Ensure security, EU tells Muslim states

The European Union has stepped up pressure on Arab and Muslim countries to reign in protesters angry over cartoons depicting Prophet Muhammad.

    Protesters in Tehran climb the walls of the Danish Embassy

    In a strongly worded statement issued late on Monday,  Austria, the current holder of the EU presidency, said it had instructed its embassies in the Middle East, Asian and African countries to demand increased security measures for European citizens and premises after a wave of anti-European violence by Muslim protesters.
    Ursula Plassnik, the Austrian foreign minister, said national authorities must take the necessary steps to ensure security.

    The countries included Egypt, Algeria, Ethiopia, Iran, Jordan, Indonesia, Kuwait, Lebanon, Libya, Malaysia, Morocco, Oman, Pakistan, Saudi Arabia, Syria, Tunisia, Turkey, the United Arab Emirates as well as the Palestinian Territories.

    All were "reminded of their obligations under the Vienna Convention on Diplomatic Relations to protect the diplomatic missions of the EU member states," the statement said.
    The call follows the torching of Danish diplomatic missions in Damascus and Beirut at the weekend, attacks on the EU office in Gaza last week and the petrol bombing of the Danish embassy in Tehran on Monday.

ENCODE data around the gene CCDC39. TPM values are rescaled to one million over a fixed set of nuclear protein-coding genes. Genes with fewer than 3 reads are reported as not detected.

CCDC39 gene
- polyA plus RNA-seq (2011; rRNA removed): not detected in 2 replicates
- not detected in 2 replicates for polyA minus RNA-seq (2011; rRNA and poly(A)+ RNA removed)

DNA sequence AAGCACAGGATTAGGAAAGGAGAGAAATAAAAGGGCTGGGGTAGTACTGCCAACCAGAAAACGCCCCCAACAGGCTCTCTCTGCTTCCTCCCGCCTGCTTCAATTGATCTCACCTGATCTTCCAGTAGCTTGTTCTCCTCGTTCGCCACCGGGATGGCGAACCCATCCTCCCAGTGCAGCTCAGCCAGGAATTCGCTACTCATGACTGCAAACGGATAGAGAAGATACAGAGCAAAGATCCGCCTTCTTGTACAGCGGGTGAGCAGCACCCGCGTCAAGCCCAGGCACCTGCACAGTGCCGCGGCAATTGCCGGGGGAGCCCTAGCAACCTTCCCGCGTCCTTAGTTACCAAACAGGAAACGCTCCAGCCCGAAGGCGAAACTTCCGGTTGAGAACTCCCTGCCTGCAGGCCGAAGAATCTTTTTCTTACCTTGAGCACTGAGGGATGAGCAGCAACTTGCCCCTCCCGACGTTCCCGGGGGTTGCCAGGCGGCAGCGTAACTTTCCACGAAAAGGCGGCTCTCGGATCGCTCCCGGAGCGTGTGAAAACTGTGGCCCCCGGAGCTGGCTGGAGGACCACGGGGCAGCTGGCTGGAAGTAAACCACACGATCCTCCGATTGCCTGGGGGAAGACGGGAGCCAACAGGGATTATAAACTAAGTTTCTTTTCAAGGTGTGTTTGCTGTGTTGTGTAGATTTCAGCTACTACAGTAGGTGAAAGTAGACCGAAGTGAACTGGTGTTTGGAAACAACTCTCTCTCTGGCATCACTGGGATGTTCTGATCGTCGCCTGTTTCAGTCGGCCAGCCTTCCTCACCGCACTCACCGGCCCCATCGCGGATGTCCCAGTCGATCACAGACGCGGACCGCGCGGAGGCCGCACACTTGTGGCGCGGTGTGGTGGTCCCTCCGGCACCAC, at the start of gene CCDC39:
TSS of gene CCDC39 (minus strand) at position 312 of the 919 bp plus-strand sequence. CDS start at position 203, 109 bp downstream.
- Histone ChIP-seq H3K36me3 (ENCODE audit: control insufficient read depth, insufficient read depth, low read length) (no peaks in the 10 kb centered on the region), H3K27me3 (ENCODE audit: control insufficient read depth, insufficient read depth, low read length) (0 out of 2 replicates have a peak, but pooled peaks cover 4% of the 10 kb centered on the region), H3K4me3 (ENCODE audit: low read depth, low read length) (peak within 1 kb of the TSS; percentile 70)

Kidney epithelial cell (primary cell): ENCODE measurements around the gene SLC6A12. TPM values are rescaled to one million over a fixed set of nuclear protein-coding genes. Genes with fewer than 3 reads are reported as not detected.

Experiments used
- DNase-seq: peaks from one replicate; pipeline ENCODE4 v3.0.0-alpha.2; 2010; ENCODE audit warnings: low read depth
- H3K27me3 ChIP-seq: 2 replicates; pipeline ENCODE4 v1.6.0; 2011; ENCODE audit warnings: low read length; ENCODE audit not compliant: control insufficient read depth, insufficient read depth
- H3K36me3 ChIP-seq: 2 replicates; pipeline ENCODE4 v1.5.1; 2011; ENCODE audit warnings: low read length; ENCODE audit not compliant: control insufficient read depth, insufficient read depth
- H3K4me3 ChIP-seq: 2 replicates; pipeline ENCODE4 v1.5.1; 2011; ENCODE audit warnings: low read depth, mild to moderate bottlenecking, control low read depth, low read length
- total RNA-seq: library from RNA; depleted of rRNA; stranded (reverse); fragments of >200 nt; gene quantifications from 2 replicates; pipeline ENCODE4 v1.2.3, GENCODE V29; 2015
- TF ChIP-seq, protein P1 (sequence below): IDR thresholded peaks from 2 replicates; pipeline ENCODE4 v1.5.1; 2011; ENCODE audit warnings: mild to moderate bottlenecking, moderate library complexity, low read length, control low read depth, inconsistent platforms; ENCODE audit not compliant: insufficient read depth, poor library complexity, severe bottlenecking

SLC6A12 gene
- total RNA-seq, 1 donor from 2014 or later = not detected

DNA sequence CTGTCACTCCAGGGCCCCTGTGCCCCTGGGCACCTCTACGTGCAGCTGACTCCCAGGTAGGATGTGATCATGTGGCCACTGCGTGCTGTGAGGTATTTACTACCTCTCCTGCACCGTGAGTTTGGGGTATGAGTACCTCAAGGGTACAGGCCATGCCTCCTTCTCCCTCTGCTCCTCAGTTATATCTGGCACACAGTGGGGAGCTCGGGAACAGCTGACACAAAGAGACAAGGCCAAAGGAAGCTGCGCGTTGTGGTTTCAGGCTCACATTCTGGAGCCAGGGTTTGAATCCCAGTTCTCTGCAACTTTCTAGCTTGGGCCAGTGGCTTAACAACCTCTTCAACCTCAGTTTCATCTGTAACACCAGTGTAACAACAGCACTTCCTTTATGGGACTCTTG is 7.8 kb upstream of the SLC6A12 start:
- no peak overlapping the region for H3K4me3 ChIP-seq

Danes warned

    "The authorities ... were reminded of their obligations to protect the diplomatic missions of the EU"

    EU statement

    On Tuesday, Denmark urged its citizens to leave Indonesia, the world's most populous Muslim country, which also saw demonstrations in South Sulawesi province during the visit of Jorgen Paulsen, secretary-general of the Danish Red Cross, to the governor's office in Makassar.

    Niels Erik Andersen, the Danish ambassador to Indonesia, told reporters: "The Foreign Ministry is advising Danes not to travel to Indonesia and Danes already in Indonesia to leave the country."
    EU ambassadors held emergency talks on Monday to discuss a response to the violence triggered by the re-publication in several European newspapers of cartoons first published by a local Danish daily last September.
    Depicting Prophet Muhammad is prohibited by Islam. One of the cartoons showed the prophet with a turban resembling a bomb.

    EU complaints

    Flag burnings have become a
    common sight in recent days

    Following the violence of the past few days, Austria's diplomatic representatives in Damascus, Ram Allah and Beirut have also protested to the governments concerned," the statement said.
    "In the name of the EU, they have demanded that protection for European citizens be ensured and further acts of violence prevented under all circumstances."
    Austria also summoned the representative of the country chairing the Organisation of the Islamic Conference (OIC) and "the concerns of the EU were once again clearly expressed to the member countries of the OIC", the Austrian statement added.
    An EU official said Javier Solana, the EU foreign policy chief, was in touch with the main international organisations in the Muslim world  -the OIC, the Arab League and the Gulf Cooperation Council - to urge them to help restore calm.
    The official said EU institutions should focus on trying to get Arab and Muslim states to control their streets and rein in violence rather than engaging in a divisive debate over the limits of freedom of speech and respect for religion. 

    SOURCE: Reuters


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